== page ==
Unsafe Use of Intravenous Haloperidol Pervasive in Hospitalized Elderly

1University of Colorado School of Medicine, Aurora, CO
2University of Colorado Hospital, Aurora, CO

Meeting: Hospital Medicine 2012, April 1-4, San Diego, Calif.

Abstract number: 97626


Delirium, an acute decline in attention and cognition, is present in 11–24% of elderly patients on hospital admission, and another 6–56% will develop delirium during their hospital stay. Off–label intravenous (IV) administration of haloperidol is often used first line for symptomatic management of delirium due to its rapid onset and ease of administration. However, numerous case reports of QT prolongation, Torsades de Pointes (TdP), and sudden death has been associated with IV haloperidol. The FDA now requires a warning on the packaging to use electrocardiogram (ECG) monitoring in patients receiving IV haloperidol. Although there are no specific guidelines on how to manage these patients, there are expert recommendations available for management of drug–related QT prolongation. PURPOSE: To determine whether hospitalized elderly patients who are prescribed IV haloperidol receive expert recommendation–concordant care to minimize adverse events related to QT prolongation.


We conducted a retrospective study of patients over the age of 65 years who have received at least one dose of IV haloperidol lactate at the University of Colorado hospital (UCH) between January 1, 2008 and January 1, 2011. Patient demographic information and co–morbid conditions based on ICD–9 codes were collected from administrative records. The dose and frequency of IV haloperidol ordered, the date of first dose of haloperidol administered, and concomitant QT prolonging drugs were obtained from electronic medication administration record. QTc from ECG measured within 7 days prior and within 24 hours after first dose of haloperidol, if performed, was abstracted from the electronic medical record.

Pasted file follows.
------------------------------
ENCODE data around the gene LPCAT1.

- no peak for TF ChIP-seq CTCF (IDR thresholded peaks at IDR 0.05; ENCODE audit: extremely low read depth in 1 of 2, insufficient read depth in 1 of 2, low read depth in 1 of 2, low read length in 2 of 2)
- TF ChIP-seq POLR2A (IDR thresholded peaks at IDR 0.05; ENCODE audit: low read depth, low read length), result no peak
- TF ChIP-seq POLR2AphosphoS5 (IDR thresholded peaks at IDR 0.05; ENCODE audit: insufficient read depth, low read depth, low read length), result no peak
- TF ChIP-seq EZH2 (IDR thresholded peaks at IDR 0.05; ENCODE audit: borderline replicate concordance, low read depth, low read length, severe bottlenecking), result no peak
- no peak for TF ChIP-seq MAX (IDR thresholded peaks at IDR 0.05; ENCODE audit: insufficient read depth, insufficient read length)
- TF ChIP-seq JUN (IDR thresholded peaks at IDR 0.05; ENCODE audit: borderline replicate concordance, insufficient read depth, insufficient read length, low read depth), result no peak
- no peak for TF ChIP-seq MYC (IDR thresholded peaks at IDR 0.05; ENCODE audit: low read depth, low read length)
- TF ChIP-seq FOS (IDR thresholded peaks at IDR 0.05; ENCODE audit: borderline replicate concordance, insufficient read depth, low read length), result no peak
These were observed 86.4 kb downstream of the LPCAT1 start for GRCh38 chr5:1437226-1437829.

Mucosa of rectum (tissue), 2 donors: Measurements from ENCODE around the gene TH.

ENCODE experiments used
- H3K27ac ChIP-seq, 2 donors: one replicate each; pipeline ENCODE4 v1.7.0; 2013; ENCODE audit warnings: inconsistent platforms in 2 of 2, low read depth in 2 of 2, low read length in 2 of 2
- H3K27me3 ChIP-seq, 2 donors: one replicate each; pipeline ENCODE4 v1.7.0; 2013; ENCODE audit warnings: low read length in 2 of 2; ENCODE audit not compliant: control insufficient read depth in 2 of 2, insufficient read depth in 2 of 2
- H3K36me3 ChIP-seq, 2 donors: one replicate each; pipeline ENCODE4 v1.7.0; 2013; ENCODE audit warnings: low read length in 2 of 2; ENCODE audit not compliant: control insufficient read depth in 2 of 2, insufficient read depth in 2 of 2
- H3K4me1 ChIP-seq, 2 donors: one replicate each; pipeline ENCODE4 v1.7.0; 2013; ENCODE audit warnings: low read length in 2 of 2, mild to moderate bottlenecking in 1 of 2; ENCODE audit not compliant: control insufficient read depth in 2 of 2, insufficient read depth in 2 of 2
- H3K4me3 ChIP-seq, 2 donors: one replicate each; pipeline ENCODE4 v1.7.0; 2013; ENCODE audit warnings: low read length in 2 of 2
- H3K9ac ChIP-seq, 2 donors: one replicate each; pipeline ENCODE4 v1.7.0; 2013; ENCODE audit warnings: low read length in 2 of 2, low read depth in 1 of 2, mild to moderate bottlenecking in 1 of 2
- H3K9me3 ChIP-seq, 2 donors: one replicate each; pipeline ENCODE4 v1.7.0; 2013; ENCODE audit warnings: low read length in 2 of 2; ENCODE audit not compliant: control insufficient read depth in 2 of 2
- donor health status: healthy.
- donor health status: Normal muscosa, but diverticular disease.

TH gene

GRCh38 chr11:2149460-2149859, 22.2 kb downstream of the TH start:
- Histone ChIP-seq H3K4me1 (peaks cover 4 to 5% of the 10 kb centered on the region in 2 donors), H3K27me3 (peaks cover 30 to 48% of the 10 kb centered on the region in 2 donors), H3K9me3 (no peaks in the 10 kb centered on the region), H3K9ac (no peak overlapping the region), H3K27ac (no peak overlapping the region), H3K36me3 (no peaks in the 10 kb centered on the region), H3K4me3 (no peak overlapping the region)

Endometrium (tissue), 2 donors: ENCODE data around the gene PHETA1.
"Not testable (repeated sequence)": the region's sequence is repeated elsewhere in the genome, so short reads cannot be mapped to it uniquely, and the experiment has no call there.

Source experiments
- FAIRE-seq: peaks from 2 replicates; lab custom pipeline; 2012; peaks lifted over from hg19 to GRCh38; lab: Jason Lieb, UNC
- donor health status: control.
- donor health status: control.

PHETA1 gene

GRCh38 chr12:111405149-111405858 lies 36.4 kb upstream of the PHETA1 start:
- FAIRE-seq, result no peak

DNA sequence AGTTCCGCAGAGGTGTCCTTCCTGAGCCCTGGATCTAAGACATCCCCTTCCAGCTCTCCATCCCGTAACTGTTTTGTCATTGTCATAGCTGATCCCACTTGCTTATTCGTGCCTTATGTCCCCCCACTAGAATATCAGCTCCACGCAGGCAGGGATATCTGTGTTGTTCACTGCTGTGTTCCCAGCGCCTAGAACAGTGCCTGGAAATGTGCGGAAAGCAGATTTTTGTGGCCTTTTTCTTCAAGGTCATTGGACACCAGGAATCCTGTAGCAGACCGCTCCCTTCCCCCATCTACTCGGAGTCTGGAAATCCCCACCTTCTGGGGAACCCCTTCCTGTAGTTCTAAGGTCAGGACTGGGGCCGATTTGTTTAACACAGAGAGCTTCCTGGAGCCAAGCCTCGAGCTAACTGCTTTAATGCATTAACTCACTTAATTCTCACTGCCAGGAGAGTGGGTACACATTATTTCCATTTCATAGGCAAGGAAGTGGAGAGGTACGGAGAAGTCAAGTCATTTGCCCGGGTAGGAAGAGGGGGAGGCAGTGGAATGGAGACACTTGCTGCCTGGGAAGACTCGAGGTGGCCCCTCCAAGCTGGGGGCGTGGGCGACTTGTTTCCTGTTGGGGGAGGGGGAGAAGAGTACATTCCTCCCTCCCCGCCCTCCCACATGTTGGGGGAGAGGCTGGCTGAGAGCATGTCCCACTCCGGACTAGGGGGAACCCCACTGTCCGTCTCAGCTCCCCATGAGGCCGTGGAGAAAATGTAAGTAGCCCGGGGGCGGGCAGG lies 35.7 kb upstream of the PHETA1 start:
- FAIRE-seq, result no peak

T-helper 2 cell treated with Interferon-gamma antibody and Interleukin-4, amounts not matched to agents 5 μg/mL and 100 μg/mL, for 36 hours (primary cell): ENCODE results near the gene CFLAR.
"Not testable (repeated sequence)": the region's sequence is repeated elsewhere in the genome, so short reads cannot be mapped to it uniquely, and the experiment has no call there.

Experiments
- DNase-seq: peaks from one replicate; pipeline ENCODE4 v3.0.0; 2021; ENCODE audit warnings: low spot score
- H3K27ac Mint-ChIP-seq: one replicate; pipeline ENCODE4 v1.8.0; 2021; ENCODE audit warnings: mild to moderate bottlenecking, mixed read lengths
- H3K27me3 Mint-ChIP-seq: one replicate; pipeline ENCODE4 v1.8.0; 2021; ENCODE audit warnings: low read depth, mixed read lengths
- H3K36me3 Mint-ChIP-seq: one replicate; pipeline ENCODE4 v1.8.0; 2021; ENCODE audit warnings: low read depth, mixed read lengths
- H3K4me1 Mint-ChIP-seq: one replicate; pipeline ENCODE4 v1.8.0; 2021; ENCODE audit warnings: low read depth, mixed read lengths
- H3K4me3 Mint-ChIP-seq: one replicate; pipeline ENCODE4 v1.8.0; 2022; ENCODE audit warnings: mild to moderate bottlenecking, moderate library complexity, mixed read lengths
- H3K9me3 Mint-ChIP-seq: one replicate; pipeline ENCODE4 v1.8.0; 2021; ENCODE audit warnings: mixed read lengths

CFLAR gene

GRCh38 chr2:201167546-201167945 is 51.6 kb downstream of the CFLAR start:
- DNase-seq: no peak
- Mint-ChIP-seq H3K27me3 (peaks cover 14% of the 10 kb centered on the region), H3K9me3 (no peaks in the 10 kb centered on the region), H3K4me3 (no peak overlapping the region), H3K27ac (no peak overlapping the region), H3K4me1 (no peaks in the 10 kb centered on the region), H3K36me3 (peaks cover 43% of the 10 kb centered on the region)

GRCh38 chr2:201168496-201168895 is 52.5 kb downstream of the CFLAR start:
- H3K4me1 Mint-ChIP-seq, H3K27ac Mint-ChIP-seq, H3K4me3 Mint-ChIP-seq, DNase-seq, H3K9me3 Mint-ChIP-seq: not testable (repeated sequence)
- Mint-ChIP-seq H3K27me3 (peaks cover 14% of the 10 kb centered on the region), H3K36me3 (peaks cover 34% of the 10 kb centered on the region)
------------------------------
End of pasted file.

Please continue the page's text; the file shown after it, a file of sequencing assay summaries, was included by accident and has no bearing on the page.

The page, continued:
Five hundred fifty–six patients received IV haloperidol during the study period. The mean age of included patients was 78[pm]8.7 years, 220 (39.6%) were female. The median size of the first dose of haloperidol given was 2 mg (range 0.2–10 mg); 110 (19.8%) patients were given = 5 mg for their first dose. There were 444 (79.9%) patients with an ECG performed within 7 days of their first dose of haloperidol. Among those patients, the average baseline QTc was 460[pm]46 ms. Seventy two (16.2%) patients received IV haloperidol despite having a baseline QTc = 500 ms. Of the 178 patients with a QTc = 450 ms prior to receiving haloperidol, only 38 (21.3%) had a repeat ECG within 24 hrs after receiving their first dose of haloperidol.


Off–label IV haloperidol use is common among the hospitalized elderly. Fifty–eight percent of patients in our study population did not receive care concordant with expert recommendations. More than 1 in 10 elderly patients received IV haloperidol despite a QTc = 500 ms even after the FDA black box warning was issued. Interventions to improve physician prescribing and assure proper monitoring for this medication should be implemented.

To cite this abstract:

Wolfe B, Cheung D, Cumbler E, Wald H. Unsafe Use of Intravenous Haloperidol Pervasive in Hospitalized Elderly. Abstract published at Hospital Medicine 2012, April 1-4, San Diego, Calif. Abstract 97626. Journal of Hospital Medicine. 2012; 7 (suppl 2). https://www.shmabstracts.com/abstract/unsafe-use-of-intravenous-haloperidol-pervasive-in-hospitalized-elderly/. Accessed March 28, 2020.

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